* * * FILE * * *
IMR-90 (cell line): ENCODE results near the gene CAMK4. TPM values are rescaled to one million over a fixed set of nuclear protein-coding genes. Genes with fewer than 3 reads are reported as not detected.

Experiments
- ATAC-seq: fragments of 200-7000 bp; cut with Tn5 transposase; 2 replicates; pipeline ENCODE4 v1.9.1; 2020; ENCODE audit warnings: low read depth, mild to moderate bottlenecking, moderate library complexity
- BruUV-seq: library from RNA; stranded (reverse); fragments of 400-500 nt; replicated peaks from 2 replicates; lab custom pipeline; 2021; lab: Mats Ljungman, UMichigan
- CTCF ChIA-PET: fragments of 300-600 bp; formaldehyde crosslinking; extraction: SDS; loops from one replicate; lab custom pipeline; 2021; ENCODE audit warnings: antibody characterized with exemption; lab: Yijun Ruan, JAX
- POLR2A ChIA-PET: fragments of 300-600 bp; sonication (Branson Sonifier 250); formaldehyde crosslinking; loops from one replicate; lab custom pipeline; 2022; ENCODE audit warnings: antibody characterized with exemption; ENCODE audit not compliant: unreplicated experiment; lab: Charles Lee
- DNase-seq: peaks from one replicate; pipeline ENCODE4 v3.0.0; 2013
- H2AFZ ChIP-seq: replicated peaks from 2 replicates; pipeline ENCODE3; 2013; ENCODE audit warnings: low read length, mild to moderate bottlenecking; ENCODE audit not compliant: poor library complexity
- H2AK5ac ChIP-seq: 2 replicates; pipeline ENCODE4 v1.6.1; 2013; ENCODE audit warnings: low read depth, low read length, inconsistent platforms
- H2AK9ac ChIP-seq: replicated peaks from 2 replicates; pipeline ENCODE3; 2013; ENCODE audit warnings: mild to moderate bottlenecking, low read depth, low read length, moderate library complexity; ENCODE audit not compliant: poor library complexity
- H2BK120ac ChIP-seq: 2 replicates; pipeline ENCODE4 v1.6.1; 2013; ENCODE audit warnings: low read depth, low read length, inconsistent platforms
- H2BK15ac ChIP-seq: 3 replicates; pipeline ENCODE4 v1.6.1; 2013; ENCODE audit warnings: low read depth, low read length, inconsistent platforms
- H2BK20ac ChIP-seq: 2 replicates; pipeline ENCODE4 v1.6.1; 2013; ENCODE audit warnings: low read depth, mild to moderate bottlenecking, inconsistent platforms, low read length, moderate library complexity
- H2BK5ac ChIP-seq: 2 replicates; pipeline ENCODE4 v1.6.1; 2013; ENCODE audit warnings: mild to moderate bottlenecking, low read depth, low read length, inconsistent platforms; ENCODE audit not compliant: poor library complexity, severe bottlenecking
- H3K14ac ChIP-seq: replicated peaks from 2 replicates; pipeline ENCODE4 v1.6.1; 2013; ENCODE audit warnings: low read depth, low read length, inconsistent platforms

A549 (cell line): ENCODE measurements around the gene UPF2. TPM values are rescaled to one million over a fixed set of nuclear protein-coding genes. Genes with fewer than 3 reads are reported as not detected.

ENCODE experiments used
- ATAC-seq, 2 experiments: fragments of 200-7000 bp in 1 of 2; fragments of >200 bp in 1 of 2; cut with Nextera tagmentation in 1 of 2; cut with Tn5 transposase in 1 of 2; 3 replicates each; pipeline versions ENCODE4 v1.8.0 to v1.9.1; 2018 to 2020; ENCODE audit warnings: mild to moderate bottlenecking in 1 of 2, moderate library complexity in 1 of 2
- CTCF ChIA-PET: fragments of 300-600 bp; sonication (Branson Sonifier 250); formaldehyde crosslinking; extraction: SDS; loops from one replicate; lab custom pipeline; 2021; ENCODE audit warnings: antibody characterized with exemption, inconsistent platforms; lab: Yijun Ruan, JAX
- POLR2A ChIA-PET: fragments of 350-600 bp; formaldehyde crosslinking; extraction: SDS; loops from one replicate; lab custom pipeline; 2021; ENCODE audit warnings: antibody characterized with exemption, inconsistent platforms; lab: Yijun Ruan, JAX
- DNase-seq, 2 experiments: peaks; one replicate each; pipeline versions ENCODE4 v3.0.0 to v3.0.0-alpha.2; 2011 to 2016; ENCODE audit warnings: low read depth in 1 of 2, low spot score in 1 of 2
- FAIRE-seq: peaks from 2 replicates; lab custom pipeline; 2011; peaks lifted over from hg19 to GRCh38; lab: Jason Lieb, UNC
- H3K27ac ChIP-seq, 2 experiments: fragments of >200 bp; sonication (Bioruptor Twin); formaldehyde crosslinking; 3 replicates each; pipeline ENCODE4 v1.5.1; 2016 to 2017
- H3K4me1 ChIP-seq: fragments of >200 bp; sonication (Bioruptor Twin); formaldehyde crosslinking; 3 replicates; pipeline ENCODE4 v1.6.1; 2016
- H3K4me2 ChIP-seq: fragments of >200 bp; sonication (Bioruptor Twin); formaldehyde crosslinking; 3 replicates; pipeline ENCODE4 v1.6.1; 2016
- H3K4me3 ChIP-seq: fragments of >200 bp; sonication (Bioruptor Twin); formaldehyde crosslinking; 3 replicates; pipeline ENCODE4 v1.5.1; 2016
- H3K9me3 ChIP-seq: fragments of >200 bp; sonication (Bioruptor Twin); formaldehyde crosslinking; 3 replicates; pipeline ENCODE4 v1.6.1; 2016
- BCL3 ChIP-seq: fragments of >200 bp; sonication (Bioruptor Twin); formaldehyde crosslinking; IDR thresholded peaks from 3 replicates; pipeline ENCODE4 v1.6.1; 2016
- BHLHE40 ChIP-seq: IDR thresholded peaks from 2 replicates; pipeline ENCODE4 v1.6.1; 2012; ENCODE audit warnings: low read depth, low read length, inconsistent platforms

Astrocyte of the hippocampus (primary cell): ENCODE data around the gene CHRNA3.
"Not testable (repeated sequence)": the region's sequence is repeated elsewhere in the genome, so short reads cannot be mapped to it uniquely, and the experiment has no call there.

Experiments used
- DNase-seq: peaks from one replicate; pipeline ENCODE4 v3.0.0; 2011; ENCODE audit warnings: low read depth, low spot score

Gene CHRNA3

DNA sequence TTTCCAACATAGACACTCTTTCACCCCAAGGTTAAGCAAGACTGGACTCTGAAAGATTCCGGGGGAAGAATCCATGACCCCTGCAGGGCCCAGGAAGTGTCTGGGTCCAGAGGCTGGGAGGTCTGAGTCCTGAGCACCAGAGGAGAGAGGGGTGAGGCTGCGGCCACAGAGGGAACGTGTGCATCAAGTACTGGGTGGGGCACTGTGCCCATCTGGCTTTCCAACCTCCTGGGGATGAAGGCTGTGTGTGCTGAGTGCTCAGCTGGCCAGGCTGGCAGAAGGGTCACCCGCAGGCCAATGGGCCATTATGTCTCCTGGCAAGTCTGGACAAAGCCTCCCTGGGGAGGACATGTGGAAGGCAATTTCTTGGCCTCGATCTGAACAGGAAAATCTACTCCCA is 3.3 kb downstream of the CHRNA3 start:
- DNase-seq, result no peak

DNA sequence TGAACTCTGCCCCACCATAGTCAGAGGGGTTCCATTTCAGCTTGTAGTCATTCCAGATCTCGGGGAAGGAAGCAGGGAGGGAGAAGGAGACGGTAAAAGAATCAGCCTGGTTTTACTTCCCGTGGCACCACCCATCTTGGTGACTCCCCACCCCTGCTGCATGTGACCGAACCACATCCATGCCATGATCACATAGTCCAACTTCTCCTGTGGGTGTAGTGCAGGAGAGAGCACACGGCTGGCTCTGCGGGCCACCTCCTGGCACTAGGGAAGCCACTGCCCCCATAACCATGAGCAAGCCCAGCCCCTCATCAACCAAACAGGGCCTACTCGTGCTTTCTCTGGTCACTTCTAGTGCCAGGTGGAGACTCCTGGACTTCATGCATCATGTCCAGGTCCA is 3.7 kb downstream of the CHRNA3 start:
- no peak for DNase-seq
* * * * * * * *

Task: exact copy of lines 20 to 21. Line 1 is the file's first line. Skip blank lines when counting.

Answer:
- POLR2A ChIA-PET: fragments of 350-600 bp; formaldehyde crosslinking; extraction: SDS; loops from one replicate; lab custom pipeline; 2021; ENCODE audit warnings: antibody characterized with exemption, inconsistent platforms; lab: Yijun Ruan, JAX
- DNase-seq, 2 experiments: peaks; one replicate each; pipeline versions ENCODE4 v3.0.0 to v3.0.0-alpha.2; 2011 to 2016; ENCODE audit warnings: low read depth in 1 of 2, low spot score in 1 of 2